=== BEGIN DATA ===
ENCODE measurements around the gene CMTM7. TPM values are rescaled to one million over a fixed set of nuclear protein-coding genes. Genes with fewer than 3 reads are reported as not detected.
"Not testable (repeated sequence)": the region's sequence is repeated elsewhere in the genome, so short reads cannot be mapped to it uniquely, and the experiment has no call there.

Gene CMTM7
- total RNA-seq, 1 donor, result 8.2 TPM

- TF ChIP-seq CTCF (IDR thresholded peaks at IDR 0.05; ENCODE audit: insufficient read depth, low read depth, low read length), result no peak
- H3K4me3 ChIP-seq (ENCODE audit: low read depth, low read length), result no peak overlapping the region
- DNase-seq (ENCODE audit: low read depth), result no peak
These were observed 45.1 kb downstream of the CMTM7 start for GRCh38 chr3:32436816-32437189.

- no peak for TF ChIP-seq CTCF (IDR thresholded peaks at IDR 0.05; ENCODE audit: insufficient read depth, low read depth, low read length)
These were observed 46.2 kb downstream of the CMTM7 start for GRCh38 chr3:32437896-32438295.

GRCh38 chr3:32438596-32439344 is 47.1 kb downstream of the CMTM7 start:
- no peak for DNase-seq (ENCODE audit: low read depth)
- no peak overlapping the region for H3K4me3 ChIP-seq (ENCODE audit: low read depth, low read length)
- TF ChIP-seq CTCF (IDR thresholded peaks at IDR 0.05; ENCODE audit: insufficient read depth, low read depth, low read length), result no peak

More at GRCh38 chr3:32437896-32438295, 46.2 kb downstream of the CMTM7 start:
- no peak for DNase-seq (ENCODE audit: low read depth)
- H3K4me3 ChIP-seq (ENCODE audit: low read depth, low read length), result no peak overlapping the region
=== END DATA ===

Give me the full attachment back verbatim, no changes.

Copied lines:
ENCODE measurements around the gene CMTM7. TPM values are rescaled to one million over a fixed set of nuclear protein-coding genes. Genes with fewer than 3 reads are reported as not detected.
"Not testable (repeated sequence)": the region's sequence is repeated elsewhere in the genome, so short reads cannot be mapped to it uniquely, and the experiment has no call there.

Gene CMTM7
- total RNA-seq, 1 donor, result 8.2 TPM

- TF ChIP-seq CTCF (IDR thresholded peaks at IDR 0.05; ENCODE audit: insufficient read depth, low read depth, low read length), result no peak
- H3K4me3 ChIP-seq (ENCODE audit: low read depth, low read length), result no peak overlapping the region
- DNase-seq (ENCODE audit: low read depth), result no peak
These were observed 45.1 kb downstream of the CMTM7 start for GRCh38 chr3:32436816-32437189.

- no peak for TF ChIP-seq CTCF (IDR thresholded peaks at IDR 0.05; ENCODE audit: insufficient read depth, low read depth, low read length)
These were observed 46.2 kb downstream of the CMTM7 start for GRCh38 chr3:32437896-32438295.

GRCh38 chr3:32438596-32439344 is 47.1 kb downstream of the CMTM7 start:
- no peak for DNase-seq (ENCODE audit: low read depth)
- no peak overlapping the region for H3K4me3 ChIP-seq (ENCODE audit: low read depth, low read length)
- TF ChIP-seq CTCF (IDR thresholded peaks at IDR 0.05; ENCODE audit: insufficient read depth, low read depth, low read length), result no peak

More at GRCh38 chr3:32437896-32438295, 46.2 kb downstream of the CMTM7 start:
- no peak for DNase-seq (ENCODE audit: low read depth)
- H3K4me3 ChIP-seq (ENCODE audit: low read depth, low read length), result no peak overlapping the region